Chancellor Jeremy Hunt has unveiled plans to “turbocharge growth” with the biggest shake-up in banking reforms for three decades.
His so-called Edinburgh reforms announced this morning seek to “seize the benefits of Brexit” by cutting EU red tape for the financial sector.
The new measures build on the government’s Mansion House 2021 package, with a view to reforming the industry after leaving the EU.
Among key measures announced are plans to drop Solvency II capital requirements on insurance firms and ease current bank ring-fencing laws.
More than 30 regulatory reforms to “unlock investment and turbocharge growth” were laid out, as well as the government’s plans to repeal “burdensome pieces of retained EU law.”.
In his Edinburgh address he outlined plans to repeal and replace hundreds of laws from the European Union in the wake of Brexit.
He said the UK would implement a ‘smarter regulatory framework’, and a commitment to new laws for replacing EU-era Solvency II, which governs insurers balance sheets.
The Government said this would potentially unlock £100bn of private investment in UK infrastructure.
Saying financial services contributes £216bn a year to the UK economy, Hunt unveiled a bid to overhaul regulations in industries such as digital technology and life sciences, as announced in the autumn statement last month.
The so-called Big Bang 2.0 proposals – a phrase first canned by Rishi Sunak nearly two years ago – have long been touted by Leavers as one of the biggest potential benefits of Brexit.
Among other reforms announced are a review of the EU’s wide-ranging MiFID II regulatory regime, and plans to reshape the UK banking regime in a bid to unshackle the sector.
This comes after the government tightened rules to prevent mistakes that led to the financial crisis from happening again in the future.
Lenders will be able to link their investment and retail banking arms, Hunt will say, though it is unclear whether big players such as Barclays and HSBC will still need to partially separate, or “ring fence”, the two.
Hunt also announced the ring-fencing regime will be reformed in response to the recommendations of the Skeoch Review.
This includes freeing retail focussed banks from the regime and easing unnecessary regulatory burdens on firms while maintaining protections for depositors.
The Chancellor also put forward also issued a reft of new remit letters to the Financial Conduct Authority and Prudential Regulation Authority.
These changes mean regulators will have a duty to facilitate the international competitiveness of the UK economy and its growth in the medium to long term, post-Brexit.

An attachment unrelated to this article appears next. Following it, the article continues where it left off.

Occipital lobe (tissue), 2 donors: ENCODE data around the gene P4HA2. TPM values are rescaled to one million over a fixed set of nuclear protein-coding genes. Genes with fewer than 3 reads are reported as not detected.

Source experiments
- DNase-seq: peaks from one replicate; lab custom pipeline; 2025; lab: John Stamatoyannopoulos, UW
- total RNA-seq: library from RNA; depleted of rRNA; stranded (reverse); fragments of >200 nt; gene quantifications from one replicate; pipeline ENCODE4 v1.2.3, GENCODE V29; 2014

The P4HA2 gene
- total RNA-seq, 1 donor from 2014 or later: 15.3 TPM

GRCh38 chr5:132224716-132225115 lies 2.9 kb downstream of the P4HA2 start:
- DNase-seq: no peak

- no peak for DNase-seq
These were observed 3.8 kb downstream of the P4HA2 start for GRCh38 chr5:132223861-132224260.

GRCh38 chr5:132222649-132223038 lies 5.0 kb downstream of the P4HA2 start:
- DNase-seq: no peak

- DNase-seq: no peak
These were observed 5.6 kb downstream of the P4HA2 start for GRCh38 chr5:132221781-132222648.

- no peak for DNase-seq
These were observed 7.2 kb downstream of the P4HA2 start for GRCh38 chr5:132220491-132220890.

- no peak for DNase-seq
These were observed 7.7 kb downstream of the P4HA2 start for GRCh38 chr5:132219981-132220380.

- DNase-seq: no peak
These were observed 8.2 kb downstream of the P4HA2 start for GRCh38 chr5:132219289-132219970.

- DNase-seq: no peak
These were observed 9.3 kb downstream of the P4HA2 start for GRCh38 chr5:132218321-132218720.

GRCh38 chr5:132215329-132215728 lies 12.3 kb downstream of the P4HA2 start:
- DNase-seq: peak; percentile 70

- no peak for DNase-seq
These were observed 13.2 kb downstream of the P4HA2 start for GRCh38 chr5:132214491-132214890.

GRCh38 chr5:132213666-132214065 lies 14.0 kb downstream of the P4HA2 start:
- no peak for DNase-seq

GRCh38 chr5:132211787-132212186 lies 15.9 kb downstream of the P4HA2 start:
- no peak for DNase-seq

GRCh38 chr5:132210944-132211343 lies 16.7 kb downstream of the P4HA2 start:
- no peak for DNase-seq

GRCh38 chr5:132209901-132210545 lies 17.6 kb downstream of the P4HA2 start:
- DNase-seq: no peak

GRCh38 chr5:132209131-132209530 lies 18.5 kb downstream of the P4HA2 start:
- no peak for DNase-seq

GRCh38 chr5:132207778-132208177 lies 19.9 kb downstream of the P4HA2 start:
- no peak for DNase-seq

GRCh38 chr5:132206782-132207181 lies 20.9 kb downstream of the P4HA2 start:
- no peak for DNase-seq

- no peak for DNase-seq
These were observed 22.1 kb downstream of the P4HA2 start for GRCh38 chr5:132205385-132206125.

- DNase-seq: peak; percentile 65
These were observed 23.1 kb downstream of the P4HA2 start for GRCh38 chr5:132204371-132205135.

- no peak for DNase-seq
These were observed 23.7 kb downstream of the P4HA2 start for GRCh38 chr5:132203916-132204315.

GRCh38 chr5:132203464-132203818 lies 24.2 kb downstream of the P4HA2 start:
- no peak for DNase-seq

“We are committed to securing the UK’s status as one of the most open, dynamic and competitive financial services hubs in the world” said Chancellor of the Exchequer, Jeremy Hunt.
“The Edinburgh Reforms seize on our Brexit freedoms to deliver an agile and home-grown regulatory regime that works in the interest of British people and our businesses.”Jeremy Hunt this morning
He added, the government is intent on “delivering reform of burdensome EU laws that choke off growth in other industries such as digital technology and life sciences.”
Calling the UK “a financial services superpower”, economic secretary to the Treasury, Andrew Griffith, said the government has “long benefited from, and are committed to, high quality regulatory standards.
“Scotland’s role in maintaining our status as the global benchmark for regulation is crucial – with Edinburgh and Glasgow the two largest UK hubs outside of London.
“Our reforms deliver smarter regulation of financial services that will unlock growth and opportunity in towns and cities across the UK.”
The Edinburgh Reforms were criticised by Labour however, which has been engaging in a charm offensive with big business and the City in recent weeks.
Tulip Siddiq, Labour’s shadow city minister claimed the reforms mean “introducing more risk and potentially more financial instability” after the Conservatives “crashed our economy” with the mini-budget.
“Reforms such as Ring Fencing and the Senior Managers Regime were introduced for good reason. The City doesn’t want weak consolation prizes for being sold down the river in the Tories’ Brexit deal, nor more empty promises on deregulation.
“Its competitiveness depends on high standards, not a race to the bottom.”
She also claimed that “watering down of the UK’s commitments on green finance” was “hidden” in the announcement.
“More confusion and change in the UK’s net zero plans for the City is the opposite of what businesses are asking for, and risks undermining the City’s confidence to invest in the jobs and industries of the future.”